As Community Catalyst points out in its Health Policy Hub blog on this topic, promoting new models of care is an important tool in reducing costs because:
The dual eligible populations (approximately 9 million) are a lot more vulnerable and typically have poorer health status and a greater need for more high-cost services such as inpatient and outpatient hospital, emergency room, and skilled nursing care. Navigating the Medicare and Medicaid programs, which have different sets of rules and requirements, is an added burden for beneficiaries and results in care that is often fragmented and uncoordinated.The Innovation Center recently released guidance for certain pilot projects to test new models of care that allow states who improve quality with better integration for duals to reap the benefits of the lower costs.
We are always monitoring federal initiatives but lately we've been focusing our time and energy on protecting MaineCare in the state budget. Rather than pursuing proposals that target the costliest programs and better integrate care, the Governor and Legislature have supported across-the-board cuts that eliminate coverage for some low-income parents and all non-categorical individuals (childless adults) that have depended on this care for nearly a decade.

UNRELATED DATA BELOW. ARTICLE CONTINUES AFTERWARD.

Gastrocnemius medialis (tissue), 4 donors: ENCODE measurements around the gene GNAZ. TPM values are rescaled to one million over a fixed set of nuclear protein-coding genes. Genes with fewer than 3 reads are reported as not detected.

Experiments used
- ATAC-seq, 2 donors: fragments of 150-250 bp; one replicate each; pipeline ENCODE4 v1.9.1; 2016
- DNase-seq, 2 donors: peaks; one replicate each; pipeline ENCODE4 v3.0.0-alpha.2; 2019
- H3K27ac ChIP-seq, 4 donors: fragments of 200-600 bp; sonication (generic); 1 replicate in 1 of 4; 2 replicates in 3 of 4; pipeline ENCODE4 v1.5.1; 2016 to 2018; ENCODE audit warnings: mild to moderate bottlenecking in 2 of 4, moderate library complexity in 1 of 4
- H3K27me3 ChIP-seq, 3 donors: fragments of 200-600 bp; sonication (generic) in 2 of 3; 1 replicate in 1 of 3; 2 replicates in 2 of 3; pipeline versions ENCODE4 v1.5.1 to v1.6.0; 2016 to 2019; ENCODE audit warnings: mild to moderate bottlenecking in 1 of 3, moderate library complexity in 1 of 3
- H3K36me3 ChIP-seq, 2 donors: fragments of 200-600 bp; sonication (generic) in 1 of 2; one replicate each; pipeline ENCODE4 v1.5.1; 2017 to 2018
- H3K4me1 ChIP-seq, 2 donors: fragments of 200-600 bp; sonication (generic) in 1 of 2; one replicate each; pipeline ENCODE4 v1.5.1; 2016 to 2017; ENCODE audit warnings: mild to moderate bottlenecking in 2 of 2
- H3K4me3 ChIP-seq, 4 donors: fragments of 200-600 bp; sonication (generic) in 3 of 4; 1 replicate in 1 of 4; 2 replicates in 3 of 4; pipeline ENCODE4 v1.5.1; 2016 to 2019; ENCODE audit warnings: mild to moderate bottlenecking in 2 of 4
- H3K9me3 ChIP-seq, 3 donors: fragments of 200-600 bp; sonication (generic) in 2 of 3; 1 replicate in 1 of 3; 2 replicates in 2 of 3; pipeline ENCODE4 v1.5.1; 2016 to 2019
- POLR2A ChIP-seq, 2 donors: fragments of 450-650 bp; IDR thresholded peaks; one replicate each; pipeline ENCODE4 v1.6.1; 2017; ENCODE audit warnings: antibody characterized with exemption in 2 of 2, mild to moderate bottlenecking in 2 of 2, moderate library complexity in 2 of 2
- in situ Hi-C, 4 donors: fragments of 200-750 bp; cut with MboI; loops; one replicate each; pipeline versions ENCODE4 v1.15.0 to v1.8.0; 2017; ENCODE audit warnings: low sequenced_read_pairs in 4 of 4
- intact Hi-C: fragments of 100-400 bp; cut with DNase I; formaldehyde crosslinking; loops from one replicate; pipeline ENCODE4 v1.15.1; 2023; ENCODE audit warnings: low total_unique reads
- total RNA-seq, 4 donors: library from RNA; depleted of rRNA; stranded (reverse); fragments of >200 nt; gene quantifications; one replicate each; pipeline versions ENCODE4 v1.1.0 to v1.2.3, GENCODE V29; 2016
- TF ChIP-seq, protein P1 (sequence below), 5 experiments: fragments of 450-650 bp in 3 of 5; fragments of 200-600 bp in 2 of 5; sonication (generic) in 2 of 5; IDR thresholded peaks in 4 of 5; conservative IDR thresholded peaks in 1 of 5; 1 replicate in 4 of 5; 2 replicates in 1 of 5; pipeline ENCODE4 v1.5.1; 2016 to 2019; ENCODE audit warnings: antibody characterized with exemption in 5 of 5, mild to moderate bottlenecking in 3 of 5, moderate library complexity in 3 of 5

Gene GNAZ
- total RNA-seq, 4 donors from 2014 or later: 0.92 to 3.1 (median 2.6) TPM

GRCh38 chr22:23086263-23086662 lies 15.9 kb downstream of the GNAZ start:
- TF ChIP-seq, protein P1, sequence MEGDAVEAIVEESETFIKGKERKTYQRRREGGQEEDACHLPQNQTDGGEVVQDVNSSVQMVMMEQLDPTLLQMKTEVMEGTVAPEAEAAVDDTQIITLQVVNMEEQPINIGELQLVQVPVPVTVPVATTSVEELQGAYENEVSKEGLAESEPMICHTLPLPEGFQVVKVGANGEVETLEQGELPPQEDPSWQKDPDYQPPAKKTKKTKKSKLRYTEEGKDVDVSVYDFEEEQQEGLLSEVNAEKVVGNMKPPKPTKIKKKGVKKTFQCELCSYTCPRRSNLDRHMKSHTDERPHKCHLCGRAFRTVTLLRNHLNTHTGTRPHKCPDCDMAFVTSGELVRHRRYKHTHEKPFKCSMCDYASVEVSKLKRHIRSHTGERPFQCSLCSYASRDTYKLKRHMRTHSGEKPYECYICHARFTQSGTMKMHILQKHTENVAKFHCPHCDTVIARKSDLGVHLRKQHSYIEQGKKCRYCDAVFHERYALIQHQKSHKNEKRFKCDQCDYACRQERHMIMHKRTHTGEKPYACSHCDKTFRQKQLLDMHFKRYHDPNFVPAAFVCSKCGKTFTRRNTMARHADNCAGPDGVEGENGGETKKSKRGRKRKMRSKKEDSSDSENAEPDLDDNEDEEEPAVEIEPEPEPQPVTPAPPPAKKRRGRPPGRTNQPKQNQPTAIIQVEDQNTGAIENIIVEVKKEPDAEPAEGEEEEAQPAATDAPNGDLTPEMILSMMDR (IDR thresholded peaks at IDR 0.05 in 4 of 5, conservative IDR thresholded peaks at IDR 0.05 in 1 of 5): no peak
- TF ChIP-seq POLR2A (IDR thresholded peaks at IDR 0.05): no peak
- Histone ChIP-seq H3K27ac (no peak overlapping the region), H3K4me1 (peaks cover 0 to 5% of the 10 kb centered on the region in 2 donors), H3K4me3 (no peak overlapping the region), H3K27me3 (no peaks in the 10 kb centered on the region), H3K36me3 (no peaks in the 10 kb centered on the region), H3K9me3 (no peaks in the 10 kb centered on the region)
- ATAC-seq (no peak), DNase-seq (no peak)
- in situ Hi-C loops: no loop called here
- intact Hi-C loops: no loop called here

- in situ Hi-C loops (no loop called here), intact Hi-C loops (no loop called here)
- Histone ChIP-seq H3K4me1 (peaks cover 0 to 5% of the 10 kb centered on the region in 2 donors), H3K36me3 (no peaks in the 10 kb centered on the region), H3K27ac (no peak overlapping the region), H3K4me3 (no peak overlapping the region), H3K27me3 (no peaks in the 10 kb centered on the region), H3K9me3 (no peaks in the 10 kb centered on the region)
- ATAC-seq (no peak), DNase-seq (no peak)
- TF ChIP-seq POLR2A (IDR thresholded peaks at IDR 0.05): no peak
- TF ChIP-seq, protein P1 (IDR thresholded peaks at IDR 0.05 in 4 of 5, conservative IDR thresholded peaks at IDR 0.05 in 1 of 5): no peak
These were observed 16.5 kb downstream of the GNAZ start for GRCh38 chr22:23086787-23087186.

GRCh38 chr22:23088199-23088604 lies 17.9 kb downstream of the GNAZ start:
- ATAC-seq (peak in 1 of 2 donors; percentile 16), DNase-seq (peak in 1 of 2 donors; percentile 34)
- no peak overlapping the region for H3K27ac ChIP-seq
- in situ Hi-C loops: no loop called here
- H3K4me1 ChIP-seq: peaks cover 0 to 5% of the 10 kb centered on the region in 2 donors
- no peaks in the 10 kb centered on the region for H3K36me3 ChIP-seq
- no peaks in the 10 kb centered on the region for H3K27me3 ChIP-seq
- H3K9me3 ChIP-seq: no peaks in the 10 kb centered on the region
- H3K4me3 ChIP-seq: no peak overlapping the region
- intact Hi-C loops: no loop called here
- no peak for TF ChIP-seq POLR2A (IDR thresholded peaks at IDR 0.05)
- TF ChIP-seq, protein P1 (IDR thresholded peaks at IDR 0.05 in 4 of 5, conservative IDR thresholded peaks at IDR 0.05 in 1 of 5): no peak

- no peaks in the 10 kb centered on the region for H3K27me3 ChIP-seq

The bottom line is that no matter how enticing cost reduction in these programs may be, ensuring that patient needs are met is the top priority. Both advocates and policymakers share the goal of cutting health care costs but clearly disagree on the means to achive those savings. The Maine Campaign for Better Care and its national partners support alternatives to cuts in the MaineCare program that improve care quality rather than cut populations or important services. We believe states can have their cake and eat it too.